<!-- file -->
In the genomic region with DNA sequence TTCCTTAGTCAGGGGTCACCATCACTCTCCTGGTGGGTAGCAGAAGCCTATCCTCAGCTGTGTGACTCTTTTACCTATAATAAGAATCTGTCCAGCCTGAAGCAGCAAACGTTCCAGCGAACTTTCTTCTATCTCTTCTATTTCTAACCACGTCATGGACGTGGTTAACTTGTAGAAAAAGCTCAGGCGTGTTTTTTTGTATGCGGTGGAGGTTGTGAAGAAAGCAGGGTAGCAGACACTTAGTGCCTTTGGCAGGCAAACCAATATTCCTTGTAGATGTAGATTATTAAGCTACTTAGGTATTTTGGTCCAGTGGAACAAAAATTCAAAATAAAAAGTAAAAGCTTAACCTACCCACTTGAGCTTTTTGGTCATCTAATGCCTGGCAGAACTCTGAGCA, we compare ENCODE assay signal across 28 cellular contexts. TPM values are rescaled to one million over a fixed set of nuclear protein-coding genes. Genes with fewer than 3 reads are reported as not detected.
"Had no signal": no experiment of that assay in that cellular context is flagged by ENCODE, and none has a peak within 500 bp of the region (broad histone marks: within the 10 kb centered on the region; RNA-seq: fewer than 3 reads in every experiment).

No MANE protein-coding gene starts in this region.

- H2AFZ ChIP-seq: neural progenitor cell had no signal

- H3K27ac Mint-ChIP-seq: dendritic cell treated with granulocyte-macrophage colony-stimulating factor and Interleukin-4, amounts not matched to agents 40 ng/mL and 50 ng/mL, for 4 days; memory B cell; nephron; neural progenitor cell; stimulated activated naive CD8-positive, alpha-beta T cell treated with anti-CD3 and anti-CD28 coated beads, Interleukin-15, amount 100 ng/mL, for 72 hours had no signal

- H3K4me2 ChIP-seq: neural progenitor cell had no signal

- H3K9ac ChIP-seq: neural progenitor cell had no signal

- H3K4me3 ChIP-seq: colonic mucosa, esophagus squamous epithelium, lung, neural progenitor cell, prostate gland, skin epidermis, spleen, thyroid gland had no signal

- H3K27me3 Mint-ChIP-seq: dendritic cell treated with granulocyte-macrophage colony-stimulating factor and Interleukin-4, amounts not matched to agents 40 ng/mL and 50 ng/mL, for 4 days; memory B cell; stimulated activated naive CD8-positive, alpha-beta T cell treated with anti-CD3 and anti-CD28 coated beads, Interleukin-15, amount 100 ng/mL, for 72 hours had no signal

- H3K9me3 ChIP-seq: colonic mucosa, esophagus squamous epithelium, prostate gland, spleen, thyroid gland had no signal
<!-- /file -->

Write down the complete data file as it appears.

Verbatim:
In the genomic region with DNA sequence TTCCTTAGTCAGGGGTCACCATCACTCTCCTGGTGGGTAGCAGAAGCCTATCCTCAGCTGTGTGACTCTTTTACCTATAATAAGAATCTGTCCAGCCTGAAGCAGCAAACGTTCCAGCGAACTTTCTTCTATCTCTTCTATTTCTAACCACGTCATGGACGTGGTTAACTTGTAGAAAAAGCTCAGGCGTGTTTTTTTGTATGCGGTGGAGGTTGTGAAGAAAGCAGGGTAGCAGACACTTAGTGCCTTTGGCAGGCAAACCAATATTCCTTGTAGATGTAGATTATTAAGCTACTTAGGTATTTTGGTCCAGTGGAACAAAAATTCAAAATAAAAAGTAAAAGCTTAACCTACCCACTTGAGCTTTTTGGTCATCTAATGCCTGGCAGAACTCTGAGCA, we compare ENCODE assay signal across 28 cellular contexts. TPM values are rescaled to one million over a fixed set of nuclear protein-coding genes. Genes with fewer than 3 reads are reported as not detected.
"Had no signal": no experiment of that assay in that cellular context is flagged by ENCODE, and none has a peak within 500 bp of the region (broad histone marks: within the 10 kb centered on the region; RNA-seq: fewer than 3 reads in every experiment).

No MANE protein-coding gene starts in this region.

- H2AFZ ChIP-seq: neural progenitor cell had no signal

- H3K27ac Mint-ChIP-seq: dendritic cell treated with granulocyte-macrophage colony-stimulating factor and Interleukin-4, amounts not matched to agents 40 ng/mL and 50 ng/mL, for 4 days; memory B cell; nephron; neural progenitor cell; stimulated activated naive CD8-positive, alpha-beta T cell treated with anti-CD3 and anti-CD28 coated beads, Interleukin-15, amount 100 ng/mL, for 72 hours had no signal

- H3K4me2 ChIP-seq: neural progenitor cell had no signal

- H3K9ac ChIP-seq: neural progenitor cell had no signal

- H3K4me3 ChIP-seq: colonic mucosa, esophagus squamous epithelium, lung, neural progenitor cell, prostate gland, skin epidermis, spleen, thyroid gland had no signal

- H3K27me3 Mint-ChIP-seq: dendritic cell treated with granulocyte-macrophage colony-stimulating factor and Interleukin-4, amounts not matched to agents 40 ng/mL and 50 ng/mL, for 4 days; memory B cell; stimulated activated naive CD8-positive, alpha-beta T cell treated with anti-CD3 and anti-CD28 coated beads, Interleukin-15, amount 100 ng/mL, for 72 hours had no signal

- H3K9me3 ChIP-seq: colonic mucosa, esophagus squamous epithelium, prostate gland, spleen, thyroid gland had no signal